When my writing group met in the park after weeks of not meeting, we sat far apart. It was hard to hear. It was cold. We didn’t linger. And then winter came.

Even when I was able to go to Starbucks, before they closed the indoor seating, I’d go for a limited amount of time: eat breakfast, write for an hour (which does seem like a lot, but I was used to going for two or three at a time), and then either head directly home or get groceries and then go home.

I stopped taking myself out to writing lunches, which in my pre-pandemic days I didn’t realize how much I relished and needed.

I had one telemedicine visit, which was convenient and helpful, but I did that in my dining room. I wanted to get in the car and go somewhere else after the appointment. I didn’t.

My retreat house moved to Zoom, which was great in many aspects, but in others, the camaraderie was missing; no compliments on my scarf or my earrings. No handshakes or hugs. No breaking bread and no chapel prayer.

The word lingering came to me the other day, and it summed it up so succinctly that as I thought more about it, and what it meant, it just clicked and created a small space of melancholy and understanding.

I began to linger in the mornings in bed. Not the same thing, not a great idea either, although with my Kindle, I listened to my daily morning podcast, I took my medicine, I paid the bills, and read and replied to emails, I scheduled appointments. It became an office space, and that led to sleepless nights. My actual office became overrun with papers and pocketbooks and receipts, and was unusable. I commandeered a space in the dining room and now I work in there, although my time is spent organizing and decorating. Not helpful for a writer.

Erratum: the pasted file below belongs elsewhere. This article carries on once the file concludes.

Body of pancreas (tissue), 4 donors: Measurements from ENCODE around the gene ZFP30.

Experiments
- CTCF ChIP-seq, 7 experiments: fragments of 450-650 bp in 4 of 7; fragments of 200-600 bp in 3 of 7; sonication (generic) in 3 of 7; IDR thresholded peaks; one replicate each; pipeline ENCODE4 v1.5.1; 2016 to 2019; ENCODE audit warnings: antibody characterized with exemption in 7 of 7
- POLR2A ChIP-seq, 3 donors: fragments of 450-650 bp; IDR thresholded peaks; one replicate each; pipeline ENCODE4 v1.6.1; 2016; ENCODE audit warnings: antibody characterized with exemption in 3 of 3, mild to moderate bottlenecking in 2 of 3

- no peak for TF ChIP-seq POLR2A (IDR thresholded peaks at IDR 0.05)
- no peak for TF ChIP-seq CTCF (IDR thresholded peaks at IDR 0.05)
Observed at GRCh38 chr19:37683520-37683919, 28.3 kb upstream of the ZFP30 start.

And I don’t linger there.

I work. I move to another chair to read. I move back to work some more; to write. And then I move again.
Rinse. Repeat.

I want to linger. I want a weekend to write and rejuvenate. To reenergize and reemerge a better person; a better writer perhaps. I don’t mind being home so much, but I mind not having the choice; not having anywhere to linger anymore. I dislike going out only with a purpose and losing that freedom of myself, alone with my thoughts or my own brand of quiet.

When will I be able to linger again without rushing off to the next thing?

Gratitude Scavenger Hunt – #1

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Refer to the original post for the list.

1. Find something that makes you happy.

As with most of these lists, answers will vary depending on the time of year, my mood, and whatever else is going on in my life, so YMMV on these.

With Nanowrimo, spending some time at my local Starbucks makes me happy. It’s right in town, so I’m nearby if my family needs me to return home for any reason since we have only one car.